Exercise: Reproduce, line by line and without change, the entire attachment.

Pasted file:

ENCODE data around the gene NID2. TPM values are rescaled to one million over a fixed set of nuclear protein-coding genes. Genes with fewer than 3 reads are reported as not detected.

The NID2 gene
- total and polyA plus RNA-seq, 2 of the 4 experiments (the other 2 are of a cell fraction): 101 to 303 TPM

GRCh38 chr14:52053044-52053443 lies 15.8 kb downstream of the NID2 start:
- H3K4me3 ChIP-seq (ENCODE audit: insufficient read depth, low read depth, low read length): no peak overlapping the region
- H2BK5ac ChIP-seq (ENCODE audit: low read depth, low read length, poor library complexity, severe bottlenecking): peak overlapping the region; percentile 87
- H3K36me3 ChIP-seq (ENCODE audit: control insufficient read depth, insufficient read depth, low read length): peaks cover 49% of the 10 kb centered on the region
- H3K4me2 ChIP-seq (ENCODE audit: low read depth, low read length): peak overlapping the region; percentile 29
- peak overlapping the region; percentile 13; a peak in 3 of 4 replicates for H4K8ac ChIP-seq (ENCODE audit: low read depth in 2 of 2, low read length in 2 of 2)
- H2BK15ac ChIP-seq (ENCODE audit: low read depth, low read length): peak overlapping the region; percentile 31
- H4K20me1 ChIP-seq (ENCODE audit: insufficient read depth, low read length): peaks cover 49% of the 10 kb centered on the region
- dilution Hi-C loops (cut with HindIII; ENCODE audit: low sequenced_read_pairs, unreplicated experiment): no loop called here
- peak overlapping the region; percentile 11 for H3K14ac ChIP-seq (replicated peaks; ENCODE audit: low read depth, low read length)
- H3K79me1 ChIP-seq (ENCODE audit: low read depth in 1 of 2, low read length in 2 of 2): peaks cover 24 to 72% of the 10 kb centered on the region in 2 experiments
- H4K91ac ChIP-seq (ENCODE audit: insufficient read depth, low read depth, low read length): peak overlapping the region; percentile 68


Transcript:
ENCODE data around the gene NID2. TPM values are rescaled to one million over a fixed set of nuclear protein-coding genes. Genes with fewer than 3 reads are reported as not detected.

The NID2 gene
- total and polyA plus RNA-seq, 2 of the 4 experiments (the other 2 are of a cell fraction): 101 to 303 TPM

GRCh38 chr14:52053044-52053443 lies 15.8 kb downstream of the NID2 start:
- H3K4me3 ChIP-seq (ENCODE audit: insufficient read depth, low read depth, low read length): no peak overlapping the region
- H2BK5ac ChIP-seq (ENCODE audit: low read depth, low read length, poor library complexity, severe bottlenecking): peak overlapping the region; percentile 87
- H3K36me3 ChIP-seq (ENCODE audit: control insufficient read depth, insufficient read depth, low read length): peaks cover 49% of the 10 kb centered on the region
- H3K4me2 ChIP-seq (ENCODE audit: low read depth, low read length): peak overlapping the region; percentile 29
- peak overlapping the region; percentile 13; a peak in 3 of 4 replicates for H4K8ac ChIP-seq (ENCODE audit: low read depth in 2 of 2, low read length in 2 of 2)
- H2BK15ac ChIP-seq (ENCODE audit: low read depth, low read length): peak overlapping the region; percentile 31
- H4K20me1 ChIP-seq (ENCODE audit: insufficient read depth, low read length): peaks cover 49% of the 10 kb centered on the region
- dilution Hi-C loops (cut with HindIII; ENCODE audit: low sequenced_read_pairs, unreplicated experiment): no loop called here
- peak overlapping the region; percentile 11 for H3K14ac ChIP-seq (replicated peaks; ENCODE audit: low read depth, low read length)
- H3K79me1 ChIP-seq (ENCODE audit: low read depth in 1 of 2, low read length in 2 of 2): peaks cover 24 to 72% of the 10 kb centered on the region in 2 experiments
- H4K91ac ChIP-seq (ENCODE audit: insufficient read depth, low read depth, low read length): peak overlapping the region; percentile 68